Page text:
like so much dead skin.

Come, smell the spice of just cut grass.

Come, feel the cool breeze that sends
a quiver of living across your cheek.

The Path To An Empty Nest…Is Through A Revolving Door

 

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The house is quiet. Now. It wasn’t yesterday. It hasn’t been for the last few weeks. But today, I’d like to say we are officially “empty nesters”. Is this a permanent state? I have no idea! I used to think that this would happen one day and I’d be done — free to move on. But I’ve learned it’s not that simple. Is this just my personal soap opera or does it reflect a societal shift in this current climate¬†of overwhelming student-loan debt and high housing costs? In many cultures, multi-generational homes are the norm. We, as a society of independent, fast-paced, tech-dependent, and perhaps overly self-centered people, expect to¬†reach and maintain this plateau of an empty nest as our deserved reward for parenting well done. But, is it a realistic expectation? I think not.

Five years ago, on Labor Day 2011, we dropped off daughter #3 (kid#4) for her freshman year of college. Our middle daughter (kid #3) had already left for Australia for a semester abroad. Our oldest daughter (kid #2) was working at a publishing company in Manhatten and so was living several hours away. The house was quiet. Five days later, our son (kid #1) broke up with his girlfriend and moved back home.

College kids have a way of traipsing¬†home¬†for¬†the summer, for¬†school breaks, and¬†even for long weekends when they need the solitude and security of their old bedrooms. If there are no other kids still living at home then parents can get a small taste of an “empty nest” while they’re at school. But, it doesn’t last; they do come home.

In 2013, I remember posting a Facebook status that read something like: “It’s 10pm, do you know where your children are? I do. They’re all upstairs.” Kids #3 and #4 were home from college on winter break. Kid #2 had recently moved back from New York and was job hunting. Kid #1 was still here.

In 2014, kid #3, who had graduated from college in 2013, found a job and moved out, then relocated to San Fransisco. Kid #2, who had gotten a job and moved out, got married. Kid #4 was finishing up college, while kid #1 found an apartment with friends and moved out. Again.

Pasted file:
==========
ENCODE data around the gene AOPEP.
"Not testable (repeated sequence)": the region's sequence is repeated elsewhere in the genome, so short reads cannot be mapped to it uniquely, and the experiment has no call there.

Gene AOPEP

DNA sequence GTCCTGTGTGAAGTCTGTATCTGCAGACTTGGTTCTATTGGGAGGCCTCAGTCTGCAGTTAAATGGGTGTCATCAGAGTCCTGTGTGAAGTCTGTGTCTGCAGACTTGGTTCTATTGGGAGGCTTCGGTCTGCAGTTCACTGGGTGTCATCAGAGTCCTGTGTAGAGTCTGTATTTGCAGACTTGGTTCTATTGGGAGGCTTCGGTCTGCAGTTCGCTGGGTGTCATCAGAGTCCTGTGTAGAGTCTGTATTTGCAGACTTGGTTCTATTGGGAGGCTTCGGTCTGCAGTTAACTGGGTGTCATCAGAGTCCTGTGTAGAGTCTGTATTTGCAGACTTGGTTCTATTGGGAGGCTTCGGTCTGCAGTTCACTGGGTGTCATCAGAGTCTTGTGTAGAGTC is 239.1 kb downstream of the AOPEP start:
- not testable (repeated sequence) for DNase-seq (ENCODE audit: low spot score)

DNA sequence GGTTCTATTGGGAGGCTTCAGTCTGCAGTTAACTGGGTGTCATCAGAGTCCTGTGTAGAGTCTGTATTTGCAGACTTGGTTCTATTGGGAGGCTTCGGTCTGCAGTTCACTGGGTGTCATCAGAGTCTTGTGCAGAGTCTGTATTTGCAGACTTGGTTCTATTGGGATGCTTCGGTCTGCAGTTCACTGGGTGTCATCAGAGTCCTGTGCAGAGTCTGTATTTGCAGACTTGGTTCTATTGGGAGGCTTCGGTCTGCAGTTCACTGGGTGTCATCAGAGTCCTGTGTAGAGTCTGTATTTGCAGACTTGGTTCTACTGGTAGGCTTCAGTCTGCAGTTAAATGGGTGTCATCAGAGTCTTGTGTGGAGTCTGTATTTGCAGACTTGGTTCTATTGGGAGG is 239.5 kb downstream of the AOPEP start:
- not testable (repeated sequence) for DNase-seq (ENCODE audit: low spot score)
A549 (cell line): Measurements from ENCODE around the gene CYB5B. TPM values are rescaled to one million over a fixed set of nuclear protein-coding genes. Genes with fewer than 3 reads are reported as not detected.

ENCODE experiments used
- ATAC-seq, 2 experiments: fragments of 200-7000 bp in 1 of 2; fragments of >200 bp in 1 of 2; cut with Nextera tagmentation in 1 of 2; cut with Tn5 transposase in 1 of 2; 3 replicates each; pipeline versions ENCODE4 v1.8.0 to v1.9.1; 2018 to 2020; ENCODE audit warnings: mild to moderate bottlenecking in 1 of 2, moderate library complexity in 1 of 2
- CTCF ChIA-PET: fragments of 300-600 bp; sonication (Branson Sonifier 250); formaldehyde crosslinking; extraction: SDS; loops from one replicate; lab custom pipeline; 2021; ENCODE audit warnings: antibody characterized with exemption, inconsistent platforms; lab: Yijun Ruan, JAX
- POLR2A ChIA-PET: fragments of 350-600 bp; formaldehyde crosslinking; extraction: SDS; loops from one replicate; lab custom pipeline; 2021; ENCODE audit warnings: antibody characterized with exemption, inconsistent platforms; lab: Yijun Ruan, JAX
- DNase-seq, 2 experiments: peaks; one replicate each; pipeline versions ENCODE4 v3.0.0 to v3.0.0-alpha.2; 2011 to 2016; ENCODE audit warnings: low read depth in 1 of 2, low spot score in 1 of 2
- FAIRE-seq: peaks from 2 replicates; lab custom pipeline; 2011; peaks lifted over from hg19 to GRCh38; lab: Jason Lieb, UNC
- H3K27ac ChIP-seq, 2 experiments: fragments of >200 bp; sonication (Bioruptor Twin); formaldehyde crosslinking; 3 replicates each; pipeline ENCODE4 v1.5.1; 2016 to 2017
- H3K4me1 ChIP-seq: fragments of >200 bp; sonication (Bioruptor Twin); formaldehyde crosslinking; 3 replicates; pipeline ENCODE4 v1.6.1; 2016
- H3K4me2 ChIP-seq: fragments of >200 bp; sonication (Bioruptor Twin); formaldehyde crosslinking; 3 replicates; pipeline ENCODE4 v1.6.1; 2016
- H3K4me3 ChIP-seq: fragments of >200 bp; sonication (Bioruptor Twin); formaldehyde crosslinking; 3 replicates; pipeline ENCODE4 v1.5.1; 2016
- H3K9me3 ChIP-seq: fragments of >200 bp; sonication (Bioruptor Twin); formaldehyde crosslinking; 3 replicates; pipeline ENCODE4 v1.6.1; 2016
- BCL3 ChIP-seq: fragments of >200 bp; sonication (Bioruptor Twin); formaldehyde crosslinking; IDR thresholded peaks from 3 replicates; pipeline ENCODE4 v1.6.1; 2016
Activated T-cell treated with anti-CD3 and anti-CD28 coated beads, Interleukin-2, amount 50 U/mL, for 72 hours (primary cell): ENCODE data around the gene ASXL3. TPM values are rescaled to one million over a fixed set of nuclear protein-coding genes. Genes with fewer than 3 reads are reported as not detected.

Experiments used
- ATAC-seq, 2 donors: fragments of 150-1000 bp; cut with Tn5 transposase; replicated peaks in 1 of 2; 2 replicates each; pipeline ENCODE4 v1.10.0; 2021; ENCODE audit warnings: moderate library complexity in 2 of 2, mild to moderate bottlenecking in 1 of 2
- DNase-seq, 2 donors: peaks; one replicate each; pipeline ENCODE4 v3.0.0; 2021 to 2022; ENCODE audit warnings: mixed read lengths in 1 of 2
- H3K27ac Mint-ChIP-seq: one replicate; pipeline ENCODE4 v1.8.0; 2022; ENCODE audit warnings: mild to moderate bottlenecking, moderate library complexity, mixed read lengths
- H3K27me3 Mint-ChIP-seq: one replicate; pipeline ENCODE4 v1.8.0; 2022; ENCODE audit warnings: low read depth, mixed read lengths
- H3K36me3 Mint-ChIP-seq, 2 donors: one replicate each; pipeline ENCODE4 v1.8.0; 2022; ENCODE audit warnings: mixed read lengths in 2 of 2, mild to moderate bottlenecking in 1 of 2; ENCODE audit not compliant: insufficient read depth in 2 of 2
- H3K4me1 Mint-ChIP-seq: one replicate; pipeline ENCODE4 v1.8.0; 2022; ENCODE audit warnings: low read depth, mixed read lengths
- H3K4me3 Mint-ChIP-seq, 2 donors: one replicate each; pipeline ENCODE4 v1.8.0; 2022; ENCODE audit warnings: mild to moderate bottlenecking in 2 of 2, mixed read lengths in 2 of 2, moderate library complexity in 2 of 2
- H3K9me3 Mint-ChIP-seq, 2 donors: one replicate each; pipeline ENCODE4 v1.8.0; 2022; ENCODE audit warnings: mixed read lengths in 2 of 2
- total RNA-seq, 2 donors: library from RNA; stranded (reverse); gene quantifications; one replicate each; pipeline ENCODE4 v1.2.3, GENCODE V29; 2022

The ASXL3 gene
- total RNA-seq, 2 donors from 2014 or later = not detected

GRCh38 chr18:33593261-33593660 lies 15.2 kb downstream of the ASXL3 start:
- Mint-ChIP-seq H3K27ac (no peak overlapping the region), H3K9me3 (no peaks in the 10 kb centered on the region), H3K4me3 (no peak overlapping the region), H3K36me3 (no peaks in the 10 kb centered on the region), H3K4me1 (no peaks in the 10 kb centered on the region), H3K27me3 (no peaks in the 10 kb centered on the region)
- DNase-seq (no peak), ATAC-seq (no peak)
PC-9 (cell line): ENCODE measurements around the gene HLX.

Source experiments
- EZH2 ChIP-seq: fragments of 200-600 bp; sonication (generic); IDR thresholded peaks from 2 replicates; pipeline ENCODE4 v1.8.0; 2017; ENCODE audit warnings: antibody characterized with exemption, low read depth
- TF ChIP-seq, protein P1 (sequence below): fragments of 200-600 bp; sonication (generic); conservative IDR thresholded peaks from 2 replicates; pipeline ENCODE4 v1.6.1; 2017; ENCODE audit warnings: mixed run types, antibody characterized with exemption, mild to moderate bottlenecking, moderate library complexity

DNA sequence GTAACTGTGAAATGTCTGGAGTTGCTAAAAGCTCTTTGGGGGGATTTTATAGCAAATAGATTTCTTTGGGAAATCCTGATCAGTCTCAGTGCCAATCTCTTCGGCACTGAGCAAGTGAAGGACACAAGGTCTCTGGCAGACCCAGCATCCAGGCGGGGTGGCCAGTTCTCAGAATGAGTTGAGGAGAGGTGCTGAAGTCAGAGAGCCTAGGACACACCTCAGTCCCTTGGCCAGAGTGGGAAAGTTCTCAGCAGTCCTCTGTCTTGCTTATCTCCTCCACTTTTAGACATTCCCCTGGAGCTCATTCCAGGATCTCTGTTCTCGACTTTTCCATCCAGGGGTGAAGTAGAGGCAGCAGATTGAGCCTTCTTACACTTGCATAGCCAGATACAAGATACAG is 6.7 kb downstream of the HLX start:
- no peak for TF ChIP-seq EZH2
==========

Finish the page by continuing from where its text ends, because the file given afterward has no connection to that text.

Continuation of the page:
In 2015, kid #4 graduated from college and moved home. She spent a year or so pursuing theater jobs which were more contract work than steady income. She switched gears this year to find something permanent in order to fulfill a promise to share an apartment with a college friend who wanted to move to this area for his graduate studies. With a little parental help, in the past month, she has signed a lease and accepted a full-time job. She has moved out.

Meanwhile, kid #3 moved back from San Fransisco with her fiance to a temporary living situation nearby. An unexpected creepy-crawly problem (I’ll say no more) prompted them to move in here while hurriedly searching¬†for a new apartment. They found one, signed a lease, and started packing.

As it turned out, at the same time, kid #1 was coming to the end of his lease and was done living in a tiny room in an old house with his friends. He and his girlfriend were ready for their own place. They found one. There was only a single small glitch: the new lease began four days after the old lease ended. They (and ALL their stuff) needed a place to stay, temporarily.

Yesterday, in the muggy heat of this strange New England summer, we packed up a UHaul truck and the back of my minivan and moved them out of our house and into their new apartment. Whew! Kid #3 and her fiance left this morning to sort out what had been moved to their new apartment so far, to get their gas and hot water turned on, and to presumably start living there.

So, I repeat: the house is quiet. Now.

Will it last? I have no idea!